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We Like Our Libraries in Contra Costa — Circulation Rising

Circulation of library materials in Contra Costa County libraries grew nearly 8 percent in the past year from the year before, library officials reported.

The number of items checked out of public libraries in Contra Costa County grew by 7.85 percent this past year, thanks in part to programs promoting recreational reading and literacy, according to library officials.

The growth reflects a longer-term trend that has seen circulation more than double over a 10-year period, the county library system said in a news release Friday.

The system includes 26 community libraries, including the , which is now housed in its temporary headquarters at the old Railroad Station on Ferry Street, but is expected to return to its renovated building on Court Street in August. 

Library employees analyze how patrons use the libraries and also talk to them on a daily basis, officials said.

"As a result of this practice, we have invested in children’s books intended to help kids feel confident when reading independently and have also increased the size of popular young adult, health, cooking, memoirs, and mystery fiction collections," Library Director Barbara Flynn said in a statement. "Community members have responded to these focused investments by using the library at a greater pace than ever before."

During the past year, 7.5 million items were checked out of Contra Costa libraries, up from 6.9 million the year before.

Each library hosts story times and author visits, and the county library system offers a summer reading festival. The news release also cited one-city/one-book programs and book discussion groups.

Also contributing to the rise in circulation are the addition of a second library in Antioch and new libraries in Lafayette and Walnut Creek, plus "a redesigned website that includes reading recommendations provided by library staff and immediately downloadable eBooks and audiobooks," the news release said.

Library officials also credited collaborations with community groups, such as Friends of the Library in various communities, and gifts from foundations and community groups. Singled out was First Five Contra Costa for contributing "tens of thousands of dollars for the support of early literacy collections in the Antioch, Danville, El Sobrante, Hercules, Oakley, Pleasant Hill, and San Pablo Libraries."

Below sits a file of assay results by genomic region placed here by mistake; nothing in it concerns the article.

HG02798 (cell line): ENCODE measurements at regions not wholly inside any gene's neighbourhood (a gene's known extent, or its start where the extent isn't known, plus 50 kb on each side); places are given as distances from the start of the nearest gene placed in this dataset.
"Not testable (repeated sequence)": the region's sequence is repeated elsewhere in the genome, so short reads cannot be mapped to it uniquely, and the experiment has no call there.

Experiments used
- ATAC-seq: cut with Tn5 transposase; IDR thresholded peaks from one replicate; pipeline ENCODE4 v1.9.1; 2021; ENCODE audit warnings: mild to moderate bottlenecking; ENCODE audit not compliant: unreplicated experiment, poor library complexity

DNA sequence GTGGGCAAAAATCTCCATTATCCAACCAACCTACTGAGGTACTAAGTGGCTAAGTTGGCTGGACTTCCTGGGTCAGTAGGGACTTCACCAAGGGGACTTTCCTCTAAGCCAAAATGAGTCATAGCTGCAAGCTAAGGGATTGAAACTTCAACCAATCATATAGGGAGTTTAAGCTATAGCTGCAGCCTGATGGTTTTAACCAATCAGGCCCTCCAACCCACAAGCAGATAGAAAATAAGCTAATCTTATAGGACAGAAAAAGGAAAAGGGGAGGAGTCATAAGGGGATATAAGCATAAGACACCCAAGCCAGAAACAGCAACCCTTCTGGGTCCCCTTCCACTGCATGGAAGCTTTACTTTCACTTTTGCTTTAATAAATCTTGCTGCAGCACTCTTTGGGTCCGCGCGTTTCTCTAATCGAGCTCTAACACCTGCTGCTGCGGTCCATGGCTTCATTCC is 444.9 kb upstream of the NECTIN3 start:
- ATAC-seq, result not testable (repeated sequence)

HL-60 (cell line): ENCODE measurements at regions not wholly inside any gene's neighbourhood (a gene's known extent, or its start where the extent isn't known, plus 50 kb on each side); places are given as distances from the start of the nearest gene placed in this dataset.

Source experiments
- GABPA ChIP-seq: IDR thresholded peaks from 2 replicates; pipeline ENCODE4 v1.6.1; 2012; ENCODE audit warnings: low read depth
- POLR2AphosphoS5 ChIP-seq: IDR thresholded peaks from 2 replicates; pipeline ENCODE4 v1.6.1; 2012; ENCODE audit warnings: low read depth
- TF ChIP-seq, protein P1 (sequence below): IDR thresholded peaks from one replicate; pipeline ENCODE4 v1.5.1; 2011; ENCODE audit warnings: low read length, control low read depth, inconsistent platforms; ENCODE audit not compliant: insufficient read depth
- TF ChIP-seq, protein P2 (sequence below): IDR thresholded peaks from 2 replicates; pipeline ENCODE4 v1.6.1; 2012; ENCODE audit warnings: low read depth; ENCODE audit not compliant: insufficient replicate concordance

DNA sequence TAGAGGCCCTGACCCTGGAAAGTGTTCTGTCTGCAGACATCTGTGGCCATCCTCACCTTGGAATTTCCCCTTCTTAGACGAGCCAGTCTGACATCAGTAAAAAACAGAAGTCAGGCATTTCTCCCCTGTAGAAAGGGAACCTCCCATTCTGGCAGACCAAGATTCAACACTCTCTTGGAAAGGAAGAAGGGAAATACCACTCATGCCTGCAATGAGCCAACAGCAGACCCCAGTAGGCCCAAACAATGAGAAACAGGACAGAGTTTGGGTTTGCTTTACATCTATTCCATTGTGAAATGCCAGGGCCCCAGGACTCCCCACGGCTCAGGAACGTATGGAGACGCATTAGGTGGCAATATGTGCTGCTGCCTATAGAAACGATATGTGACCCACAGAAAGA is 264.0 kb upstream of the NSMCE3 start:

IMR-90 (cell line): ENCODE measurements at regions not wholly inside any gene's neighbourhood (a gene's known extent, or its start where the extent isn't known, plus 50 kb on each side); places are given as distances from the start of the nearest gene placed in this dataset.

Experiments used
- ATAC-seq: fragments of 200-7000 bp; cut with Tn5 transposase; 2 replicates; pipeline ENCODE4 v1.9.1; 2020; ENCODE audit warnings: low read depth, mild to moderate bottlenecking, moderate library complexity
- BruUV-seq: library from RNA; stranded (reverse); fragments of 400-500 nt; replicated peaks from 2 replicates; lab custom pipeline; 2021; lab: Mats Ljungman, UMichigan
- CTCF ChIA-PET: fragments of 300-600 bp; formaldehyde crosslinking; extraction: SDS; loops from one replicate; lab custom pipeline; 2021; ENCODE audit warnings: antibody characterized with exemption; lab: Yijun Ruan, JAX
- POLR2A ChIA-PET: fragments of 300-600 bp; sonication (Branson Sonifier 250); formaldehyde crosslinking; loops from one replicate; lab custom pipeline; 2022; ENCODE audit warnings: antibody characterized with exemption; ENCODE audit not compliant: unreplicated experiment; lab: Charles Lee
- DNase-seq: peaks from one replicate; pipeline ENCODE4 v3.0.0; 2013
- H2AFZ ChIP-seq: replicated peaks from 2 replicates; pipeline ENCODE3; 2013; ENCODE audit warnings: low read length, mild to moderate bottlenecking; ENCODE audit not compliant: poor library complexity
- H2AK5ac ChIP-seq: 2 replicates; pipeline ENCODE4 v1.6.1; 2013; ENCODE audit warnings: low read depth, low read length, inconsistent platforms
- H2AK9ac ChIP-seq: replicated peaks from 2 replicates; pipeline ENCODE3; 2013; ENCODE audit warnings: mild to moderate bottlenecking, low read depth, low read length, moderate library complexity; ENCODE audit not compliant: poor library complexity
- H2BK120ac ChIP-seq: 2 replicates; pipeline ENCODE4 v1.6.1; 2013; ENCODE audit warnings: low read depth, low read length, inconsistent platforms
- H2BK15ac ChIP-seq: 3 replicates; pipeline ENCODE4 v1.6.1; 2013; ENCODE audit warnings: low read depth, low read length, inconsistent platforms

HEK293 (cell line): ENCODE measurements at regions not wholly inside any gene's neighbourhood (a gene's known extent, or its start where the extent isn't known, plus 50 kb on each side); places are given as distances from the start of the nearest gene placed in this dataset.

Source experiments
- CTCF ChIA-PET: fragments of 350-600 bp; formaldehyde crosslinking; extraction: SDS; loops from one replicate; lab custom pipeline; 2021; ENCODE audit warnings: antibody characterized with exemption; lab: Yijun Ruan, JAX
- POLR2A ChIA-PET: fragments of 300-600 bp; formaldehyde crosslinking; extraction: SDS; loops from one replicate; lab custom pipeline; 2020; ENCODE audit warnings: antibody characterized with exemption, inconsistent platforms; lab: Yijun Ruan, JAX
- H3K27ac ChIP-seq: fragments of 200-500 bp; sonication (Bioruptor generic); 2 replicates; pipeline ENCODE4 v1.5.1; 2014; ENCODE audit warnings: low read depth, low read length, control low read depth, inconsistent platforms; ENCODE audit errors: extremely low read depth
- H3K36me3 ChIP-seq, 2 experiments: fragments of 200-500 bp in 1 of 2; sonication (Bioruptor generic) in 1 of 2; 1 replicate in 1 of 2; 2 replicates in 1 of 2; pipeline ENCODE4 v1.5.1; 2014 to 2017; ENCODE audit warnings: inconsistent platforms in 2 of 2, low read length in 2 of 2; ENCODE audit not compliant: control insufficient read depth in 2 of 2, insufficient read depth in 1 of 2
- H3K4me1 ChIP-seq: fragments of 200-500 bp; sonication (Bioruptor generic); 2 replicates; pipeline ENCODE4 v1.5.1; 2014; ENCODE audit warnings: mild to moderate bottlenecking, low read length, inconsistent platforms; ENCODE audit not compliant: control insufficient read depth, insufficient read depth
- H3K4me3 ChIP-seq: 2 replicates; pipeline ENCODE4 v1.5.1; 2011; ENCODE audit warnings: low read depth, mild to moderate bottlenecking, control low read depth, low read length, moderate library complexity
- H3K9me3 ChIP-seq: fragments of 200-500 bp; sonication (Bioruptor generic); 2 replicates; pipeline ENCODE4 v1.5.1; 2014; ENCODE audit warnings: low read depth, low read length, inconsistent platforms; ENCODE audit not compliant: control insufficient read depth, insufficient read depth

The county library system also offered the following "Library Snapshot":

Total number of items that circulated last year: 7,489,545
Total number of eBooks that circulated last year: 103,790
This year’s increase of children’s books circulated compared to 2010: 275,758
This year’s increase of children’s books circulated compared to 2003: 1,457,857

Number of copies of Harry Potter books the Library owns: 798
Percent of these Harry Potter books currently in children’s hands: 81%
Number of children’s picture books checked out annually: 978,197
Number of teen books checked out annually:  328,511
Number of adult fiction books checked out annually:  944,076
Number of travel books checked out annually: 67,938
Number of cookbooks checked out annually:  78,082
Cost of a library card: $0.00

Kristin Henderson July 12, 2011 at 03:40 PM
Just for a comparison, when Richmond Branch library of the SFPl celebrated its one year anniversary after post renovation reopening, it had an annual circulation of over 1 million. That is to be expected, especially since its little sister branch was closed for renovation during that year, and esp. as the Richmond district is fairly high density over a large area. The Martinez Library was found to be historic via a Federal 106 project survey (when the wheelchair ramp was put on the post office) in 1994. In 2008 it was successfully nominated to the National Register of Historic Places under the criterion of Architecture--Art Deco. The Martinez Library was built as a library and was actually meant to be larger in scale (as big as the building across Court originally "Hall of Records", currently a court house) as the City was awaiting PWA funds. However, the New Deal ended before the City could receive the funding and instead other efforts were undertaken to garner enough money to continue some sort of library. That the building is historic meant that the architect could use the alternative historic building code and the staff rooms could be made smaller and a larger community room provided--as a result of the Library's historic designation. Drilling holes in an unbroken 1930's cement, however, was not the proper treatment of a historic resource and may ultimately cause wall cracks. Let us hope not.

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